Here In this blog, We provide Physics-II GTU paper solution winter 2021. Read the Full Physics-II gtu paper solution given below.
Physics - II GTU Old Paper Winter 2021 [Marks : 70] : Click Here
(a) Define absorption, spontaneous emission and stimulated emission for
Absorption: The process by which photons are absorbed by the electrons in a bulk semiconductor, leading to a transition from the valence band to the conduction band.
Spontaneous emission: The process by which an electron in an excited state spontaneously emits a photon and returns to the ground state.
Stimulated emission: The process by which an incoming photon with the correct energy causes an electron in an excited state to emit a second photon with the same energy and phase, leading to coherent amplification of the light.
(b) Write a short note on P-N junction diode
A P-N junction diode is a two-terminal device that is commonly used as a rectifier, switch, and voltage-controlled current source.
It is made by connecting a p-type semiconductor and an n-type semiconductor, creating a p-n junction.
The p-side is positively charged and the n-side negatively charged. When a voltage is applied, current can flow in one direction (forward bias) but is blocked in the opposite direction (reverse bias), making the P-N junction diode a one-way electrical valve.
The P-N junction diode is widely used in electronic circuits for power conversion, signal processing, and light detection.
(c) Give assumptions of classical free electron theory and discuss its
Assumptions of classical free electron theory:
- Electrons in a metal are considered to be free and are not bound to any specific lattice site.
- The electrons in a metal occupy an energy band known as the conduction band.
- The electrons in a metal are treated as a gas of non-interacting particles.
- The electrons are in thermal equilibrium with the lattice and their distribution follows the Fermi-Dirac statistics.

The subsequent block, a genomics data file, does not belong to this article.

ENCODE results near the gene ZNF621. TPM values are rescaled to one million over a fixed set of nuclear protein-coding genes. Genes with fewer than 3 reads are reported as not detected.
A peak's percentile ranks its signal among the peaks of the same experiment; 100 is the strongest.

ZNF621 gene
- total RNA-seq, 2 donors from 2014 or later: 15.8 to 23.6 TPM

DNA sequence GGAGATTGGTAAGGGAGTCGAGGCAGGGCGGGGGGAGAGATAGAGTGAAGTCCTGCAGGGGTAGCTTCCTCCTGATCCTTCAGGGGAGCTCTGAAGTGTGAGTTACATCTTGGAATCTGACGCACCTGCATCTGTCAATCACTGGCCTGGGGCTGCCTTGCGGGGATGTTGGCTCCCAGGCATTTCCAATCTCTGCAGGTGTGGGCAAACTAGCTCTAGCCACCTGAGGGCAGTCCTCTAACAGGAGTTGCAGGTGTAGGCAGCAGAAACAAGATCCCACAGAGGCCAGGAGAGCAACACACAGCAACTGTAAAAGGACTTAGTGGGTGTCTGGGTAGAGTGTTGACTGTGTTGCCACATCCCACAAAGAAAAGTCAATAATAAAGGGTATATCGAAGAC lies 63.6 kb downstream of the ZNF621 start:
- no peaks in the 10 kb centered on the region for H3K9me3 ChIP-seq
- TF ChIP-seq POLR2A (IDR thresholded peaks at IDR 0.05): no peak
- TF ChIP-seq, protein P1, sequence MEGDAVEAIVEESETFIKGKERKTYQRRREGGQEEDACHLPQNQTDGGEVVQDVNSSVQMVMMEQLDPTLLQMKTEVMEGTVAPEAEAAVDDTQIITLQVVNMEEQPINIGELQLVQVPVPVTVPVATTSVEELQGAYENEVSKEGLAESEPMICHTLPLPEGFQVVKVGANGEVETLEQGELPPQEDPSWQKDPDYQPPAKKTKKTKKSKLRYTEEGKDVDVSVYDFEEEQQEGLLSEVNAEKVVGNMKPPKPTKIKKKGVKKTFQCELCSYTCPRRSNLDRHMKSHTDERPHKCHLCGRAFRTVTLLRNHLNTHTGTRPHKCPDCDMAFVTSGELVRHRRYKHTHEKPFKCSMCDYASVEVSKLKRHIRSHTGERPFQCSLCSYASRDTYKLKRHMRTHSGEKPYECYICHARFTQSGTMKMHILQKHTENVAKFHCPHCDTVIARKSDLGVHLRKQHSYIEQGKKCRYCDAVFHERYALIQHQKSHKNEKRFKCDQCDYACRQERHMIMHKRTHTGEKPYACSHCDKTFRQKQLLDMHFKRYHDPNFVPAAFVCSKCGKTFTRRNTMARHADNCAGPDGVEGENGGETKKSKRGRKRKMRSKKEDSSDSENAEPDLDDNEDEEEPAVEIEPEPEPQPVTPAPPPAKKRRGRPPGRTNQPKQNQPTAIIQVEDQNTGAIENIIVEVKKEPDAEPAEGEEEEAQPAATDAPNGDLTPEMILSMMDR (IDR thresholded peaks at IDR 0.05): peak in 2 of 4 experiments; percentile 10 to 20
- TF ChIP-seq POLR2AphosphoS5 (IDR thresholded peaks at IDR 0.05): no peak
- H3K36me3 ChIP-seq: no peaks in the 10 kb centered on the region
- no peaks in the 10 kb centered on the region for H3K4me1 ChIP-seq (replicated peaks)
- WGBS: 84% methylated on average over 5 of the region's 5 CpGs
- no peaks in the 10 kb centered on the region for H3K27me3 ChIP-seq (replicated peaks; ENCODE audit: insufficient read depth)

- The theory does not consider the interactions between electrons and lattice vibrations (phonons), which can have a significant effect on the electrical and thermal properties of metals.
- The theory assumes that the electrons are completely free, but in reality, they are subject to various interactions and scattering mechanisms, such as impurities and defects, that affect their mobility and resistance.
- The theory does not take into account the quantum mechanical nature of the electrons and the effects of quantization, such as the formation of energy bands.
- The theory does not account for the influence of the electron-electron interactions on the electrical properties of metals, which can be important in certain cases.
(a) Find the temperature at which there is 1% probability that a state with
energy 2eV is occupied. Given that Fermi energy is 1.5 eV.
energy : 0.5 eV
Probability, f(E)= 1% = 1/100
E – EF = 0.5 eV
T = ?
F(E) = 1/ (1 + exp(E – E(F))/K(b)T
K(B) =1.381 × 10⁻²³J/K
=1.381 × 10⁻²³ × 6.24 × 10¹⁸ eV/K
Substituting the value we get:
1/100 = 1/ 1 + exp[0.5/(861.744 × 10⁻5T)]
100 = 1 + exp[5801.87/T]
100 ≈ exp[ 5801.87/T]
Taking In on both sides, we get:
Ln 100 = 5801.87/ T
T = 5801.87 / 4.605 = 1259.98 K
(b) What is drift and diffusion current in p-n junction diode?